Lithuanian native Arnold Volpe, who had studied at the St.Petersburg Conservatory with Leopold Auer, came to Miami in 1926 at the bidding of Ashe and Foster. Arnold Volpe founded the University Orchestra and led its first concert on March 6, 1927. Volpe’s daughter, Cecilia, comprised one-fourth of the University’s first graduating class in 1927.
In addition to Foster and Volpe, the first faculty included three piano professors, two in music education, two in voice, and one in cello. The Conservatory also had three art professors and one each in dance and expression. From the very beginning, the UM Conservatory had programs in applied music, music history, music theory, and music education. Volpe conducted the orchestra and Robert E. Olmsted conducted two glee clubs.
Men’s Glee Club (1928-29) at the Venetian Pool in Coral Gables
The Great Depression
The Depression years were hard for all involved with the new university, and especially so with the School of Music. The institution was in such dire straights that it could not afford to pay Volpe’s salary in 1931. So Volpe went to Kansas City, where he founded the Kansas City Conservatory (now the University of Missouri-Kansas City) before returning to finish his career at the University of Miami, from 1934-1940.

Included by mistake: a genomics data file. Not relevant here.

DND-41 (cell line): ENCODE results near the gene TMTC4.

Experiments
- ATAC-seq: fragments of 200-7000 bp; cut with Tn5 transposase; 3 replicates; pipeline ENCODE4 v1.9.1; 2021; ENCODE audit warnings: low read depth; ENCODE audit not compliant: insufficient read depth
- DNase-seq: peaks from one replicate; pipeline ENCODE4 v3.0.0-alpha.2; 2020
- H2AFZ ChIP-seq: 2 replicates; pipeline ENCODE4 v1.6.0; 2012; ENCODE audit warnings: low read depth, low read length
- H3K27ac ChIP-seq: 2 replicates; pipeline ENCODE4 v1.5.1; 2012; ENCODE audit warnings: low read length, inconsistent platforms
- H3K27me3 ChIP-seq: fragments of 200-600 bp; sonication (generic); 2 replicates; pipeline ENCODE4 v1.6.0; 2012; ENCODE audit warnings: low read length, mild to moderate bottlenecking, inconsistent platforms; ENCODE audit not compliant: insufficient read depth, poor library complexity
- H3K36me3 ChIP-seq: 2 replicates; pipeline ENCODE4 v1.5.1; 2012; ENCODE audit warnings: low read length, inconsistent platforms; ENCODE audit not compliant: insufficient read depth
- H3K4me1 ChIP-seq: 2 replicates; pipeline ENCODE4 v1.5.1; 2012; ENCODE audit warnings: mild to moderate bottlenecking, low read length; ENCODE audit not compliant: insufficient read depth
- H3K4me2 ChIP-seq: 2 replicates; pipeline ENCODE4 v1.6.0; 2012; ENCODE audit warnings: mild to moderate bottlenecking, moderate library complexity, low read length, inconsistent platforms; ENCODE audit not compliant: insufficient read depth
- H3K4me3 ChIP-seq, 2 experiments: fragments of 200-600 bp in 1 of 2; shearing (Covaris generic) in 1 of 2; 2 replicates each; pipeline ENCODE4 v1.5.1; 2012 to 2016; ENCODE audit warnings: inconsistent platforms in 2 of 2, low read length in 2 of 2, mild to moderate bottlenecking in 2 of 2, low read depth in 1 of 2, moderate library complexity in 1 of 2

The first University of Miami Band (1933), Walter E. Sheaffer, Founder and Director
One of the School’s stars during the later years of the Depression was Carl Ruggles, who taught composition from 1938 to 1943. Ruggles was a noted composer of ultra-modern music who came to Miami to visit his son, a University of Miami student, and ended up staying to teach for five years. He wrote several arrangements for the University Band and six
brass students performed one of his original works, Angels
, at a University Band concert in April 1939, the same year the School became an accredited member of the National Association of Schools of Music.
The War Years and Beyond
As the nation entered World War II, the University of Miami underwent many significant changes. Foster’s vision for the School of Music was becoming a reality by the time she retired in 1944. She was succeeded by Joseph M. Tarpley, who had played percussion in the first University Orchestra. He served not as dean, but as Secretary of the School of Music, until John Bitter joined the school as Dean in 1950.
John Bitter, Dean (1950-1963)
Dean Bitter was also the conductor of the UM Symphony Orchestra, whose concerts became important cultural events in the city and featured prominent guest artists of the day.
UM Symphony Orchestra, John Bitter, Conductor
Artur Rubenstein, Pianist, Dade County Auditorium (1952)
The University Band, which endured a rocky time in the 1940s, stabilized when Fred McCall began his 23-year career as bandmaster in the fall of 1948. This began the development of the famed "Band of the Hour," named after Henry Fillmore’s march, the Man of the Hour
. Fillmore became an ardent supporter, friend, and benefactor of the band. Under McCall’s leadership, the band program grew rapidly and traveled to El Savador and Guatemala, giving concerts and earning great acclaim. Fillmore became increasingly devoted to the University Band and to Fred McCall. The present Fillmore Hall, dedicated in 1959, was a result of his dedication and generosity.